By Judith Kahn
Avenue 12 Gallery on Lake Street at 12th Avenue is a unique art space which continually displays paintings by artists in San Francisco and throughout the Bay Area.
The gallery has a combination of natural and soft electrical lighting, high ceilings, and has large glass windows which allow people to view the exhibit from outside.
The gallery is open by appointment only. Artists who display their work are dedicated, established, professional fine artists. All the works exhibited are originals and are content driven. such as Lynn Sondag’s watercolor landscapes, which are interpretations of street scenes on Lake Street and Sea Cliff.
Avenue 12 Gallery, on Lake Street at 12th Avenue, features works by artists depicting present-day scenes. Courtesy photo.
Before becoming a gallery, the space was the location of Lake Market. In 2005, owners Vincent Meyer and Rachel Murray Meyer transformed the space into a Japanese antique store. In 2016, they decided to turn the space into a contemporary art gallery.
Vincent said he feels it is important to display art that conveys images of what is going on now.
“The newer the better when it comes to the type of art displayed in the gallery,” he said.
The artists apply to submit their work through the gallery’s website. Vincent said he likes art that uses traditional media, like oil, as long as the subject is conveying the present.
In 2005, owners Vincent Meyer and Rachel Murray Meyer transformed the space into a Japanese antique store. In 2016, they decided to turn the space into a contemporary art gallery. Courtesy photo.
Currently, the gallery is particularly important because it brings culture to the neighborhood at a time when most major museums are closed. Now that Lake Street is a “Slow Street” with no cars allowed, people are stopping to view the exhibits at the gallery instead of driving by in their cars.
Vincent is a native of the Outer Richmond. He received his architecture degree from University of California at Berkeley. He started a metal works shop on Clement Street and was also selling Japanese objects. His specialty was creating tansu, mobile storage cabinetry indigenous to Japan. Vincent was inspired by his father, a painter, who taught him about art as he grew up.
Rachel’s background is in math and photography. She has displayed her photography at various galleries and is currently exploring other avenues to show her new bodies of work. She took art lessons when she was a child. When she lived in Los Angeles, she would frequent the Getty Museum. Art has always been an important part of her life.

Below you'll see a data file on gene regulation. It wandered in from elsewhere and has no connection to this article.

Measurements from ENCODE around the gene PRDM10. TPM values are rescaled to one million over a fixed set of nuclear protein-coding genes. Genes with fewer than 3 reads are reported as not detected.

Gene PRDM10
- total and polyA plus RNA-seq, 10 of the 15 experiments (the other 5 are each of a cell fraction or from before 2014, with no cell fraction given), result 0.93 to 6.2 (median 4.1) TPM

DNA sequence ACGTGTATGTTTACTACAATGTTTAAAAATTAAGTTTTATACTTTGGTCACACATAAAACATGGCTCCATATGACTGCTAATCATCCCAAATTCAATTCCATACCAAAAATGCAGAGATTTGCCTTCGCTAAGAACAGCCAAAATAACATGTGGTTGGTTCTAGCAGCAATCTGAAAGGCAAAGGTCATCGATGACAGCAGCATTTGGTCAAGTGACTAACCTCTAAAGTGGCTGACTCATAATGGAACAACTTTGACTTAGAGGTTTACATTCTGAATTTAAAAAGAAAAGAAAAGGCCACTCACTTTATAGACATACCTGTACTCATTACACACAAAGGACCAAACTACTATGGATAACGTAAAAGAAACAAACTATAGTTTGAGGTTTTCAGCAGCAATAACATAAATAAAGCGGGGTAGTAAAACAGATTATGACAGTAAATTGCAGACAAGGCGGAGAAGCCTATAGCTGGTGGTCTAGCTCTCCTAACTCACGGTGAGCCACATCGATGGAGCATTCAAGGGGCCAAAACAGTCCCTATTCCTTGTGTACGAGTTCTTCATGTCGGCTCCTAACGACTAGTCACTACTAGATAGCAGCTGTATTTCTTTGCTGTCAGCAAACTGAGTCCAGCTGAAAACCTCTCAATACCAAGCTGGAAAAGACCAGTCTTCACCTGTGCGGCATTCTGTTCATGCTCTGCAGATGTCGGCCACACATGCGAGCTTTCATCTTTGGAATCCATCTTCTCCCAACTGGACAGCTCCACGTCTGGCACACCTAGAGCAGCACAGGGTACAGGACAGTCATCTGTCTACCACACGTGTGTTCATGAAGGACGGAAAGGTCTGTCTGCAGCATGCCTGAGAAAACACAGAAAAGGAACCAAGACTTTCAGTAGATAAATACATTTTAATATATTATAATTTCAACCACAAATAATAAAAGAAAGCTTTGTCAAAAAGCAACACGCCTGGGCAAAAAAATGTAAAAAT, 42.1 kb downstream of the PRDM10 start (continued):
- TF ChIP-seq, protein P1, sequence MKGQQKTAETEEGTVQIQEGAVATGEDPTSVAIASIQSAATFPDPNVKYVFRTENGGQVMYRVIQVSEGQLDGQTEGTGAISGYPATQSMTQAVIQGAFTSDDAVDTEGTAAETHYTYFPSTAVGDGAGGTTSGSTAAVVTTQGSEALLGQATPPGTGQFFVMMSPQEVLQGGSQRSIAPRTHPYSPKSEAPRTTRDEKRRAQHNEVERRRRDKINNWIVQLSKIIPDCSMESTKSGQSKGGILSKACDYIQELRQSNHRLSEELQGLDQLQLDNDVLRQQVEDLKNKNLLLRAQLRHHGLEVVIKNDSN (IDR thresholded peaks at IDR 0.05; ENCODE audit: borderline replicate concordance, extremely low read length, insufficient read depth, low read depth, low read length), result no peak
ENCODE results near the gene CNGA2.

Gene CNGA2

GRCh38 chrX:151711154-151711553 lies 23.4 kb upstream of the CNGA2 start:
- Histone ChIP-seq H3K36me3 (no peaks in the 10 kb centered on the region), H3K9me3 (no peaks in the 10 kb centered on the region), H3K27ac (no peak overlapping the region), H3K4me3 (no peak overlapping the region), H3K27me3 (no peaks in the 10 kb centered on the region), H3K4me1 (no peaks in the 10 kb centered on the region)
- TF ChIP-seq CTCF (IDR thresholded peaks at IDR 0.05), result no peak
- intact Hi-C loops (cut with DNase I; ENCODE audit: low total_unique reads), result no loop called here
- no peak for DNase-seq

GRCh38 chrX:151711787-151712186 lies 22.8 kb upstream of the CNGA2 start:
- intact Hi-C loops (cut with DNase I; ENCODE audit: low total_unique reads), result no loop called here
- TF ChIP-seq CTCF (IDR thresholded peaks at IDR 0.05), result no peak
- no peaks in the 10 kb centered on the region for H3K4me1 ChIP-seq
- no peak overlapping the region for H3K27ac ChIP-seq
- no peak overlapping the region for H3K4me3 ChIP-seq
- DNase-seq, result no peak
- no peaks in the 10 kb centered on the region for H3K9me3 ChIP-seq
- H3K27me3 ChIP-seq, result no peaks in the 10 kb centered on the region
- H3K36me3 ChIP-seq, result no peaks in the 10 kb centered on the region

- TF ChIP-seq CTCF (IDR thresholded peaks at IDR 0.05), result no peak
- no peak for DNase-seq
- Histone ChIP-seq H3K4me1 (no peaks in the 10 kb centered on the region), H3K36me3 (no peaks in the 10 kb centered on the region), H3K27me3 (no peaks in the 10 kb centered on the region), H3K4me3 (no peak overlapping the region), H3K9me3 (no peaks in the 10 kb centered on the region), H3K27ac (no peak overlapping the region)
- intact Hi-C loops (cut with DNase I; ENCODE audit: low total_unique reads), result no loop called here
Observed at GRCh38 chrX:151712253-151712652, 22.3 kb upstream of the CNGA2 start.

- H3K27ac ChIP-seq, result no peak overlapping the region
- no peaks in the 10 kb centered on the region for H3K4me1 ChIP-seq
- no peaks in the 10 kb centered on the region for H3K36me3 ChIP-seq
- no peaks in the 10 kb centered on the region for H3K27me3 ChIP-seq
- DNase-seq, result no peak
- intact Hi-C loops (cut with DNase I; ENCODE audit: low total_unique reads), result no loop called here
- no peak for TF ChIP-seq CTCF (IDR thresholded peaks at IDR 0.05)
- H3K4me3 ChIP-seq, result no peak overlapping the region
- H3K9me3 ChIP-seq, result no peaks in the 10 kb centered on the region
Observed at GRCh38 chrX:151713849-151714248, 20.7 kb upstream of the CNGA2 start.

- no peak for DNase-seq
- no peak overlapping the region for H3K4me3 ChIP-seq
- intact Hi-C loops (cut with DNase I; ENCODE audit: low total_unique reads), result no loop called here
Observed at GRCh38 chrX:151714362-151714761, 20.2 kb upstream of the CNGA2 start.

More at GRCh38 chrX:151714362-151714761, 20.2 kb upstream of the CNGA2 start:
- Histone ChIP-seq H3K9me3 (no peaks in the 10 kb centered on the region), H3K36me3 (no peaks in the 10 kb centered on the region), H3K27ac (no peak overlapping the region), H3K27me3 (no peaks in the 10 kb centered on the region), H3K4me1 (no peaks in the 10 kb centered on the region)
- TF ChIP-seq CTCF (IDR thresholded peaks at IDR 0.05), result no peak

During the height of the pandemic, Avenue 12 created a window display of art submitted by artists who were creating work in reaction to the pandemic. Artist Yuriko Takata submitted watercolor pieces of windmills titled “Winds of Change.”
“My work is definitely influenced by the feelings I’m experiencing at the moment,” Takata said. “This moment in time is both frightening and extraordinary. The windmills are whirling a bit too fast, at the mercy of a brutal and mysterious killer in the air we breathe. The lights are on inside; signs of fellow human beings sheltering in place. What needs to be changed to go forward and stay alive?”
Another featured artist was Eden Gallanter, whose work was titled “Flower Iterations.” The piece shows different flowers represented with ink and watercolor on paper.
“Making these ‘Flower Iterations’ has felt very healing during these dark days,” Gallanter said. “In repeatedly overlaying different perspectives of a single flower, I inevitably lose track of which layer is which, and discrete forms start to fall apart. I have only shattered pieces. At this point, I can start to shape the essential form of the flower from the fragments. I end up with a new, coherent flower, composed from a jumble of broken-down perspectives that blend and dissolve into one another.
“The process of analyzing a flower into pieces and then resurrecting it again in a way that shows its fundamental nature – its essential colors and architecture – gives me a feeling of hope. It’s a reminder of what lasts, and what doesn’t,” Gallanter said.
Vincent and Rachel look forward to continually supporting artists in the community and giving them a place to exhibit their work, while attracting people in the neighborhood.
The gallery is located at 1101 Lake St. For more information, visit www.avenue12gallery.com or call (415) 750-9955.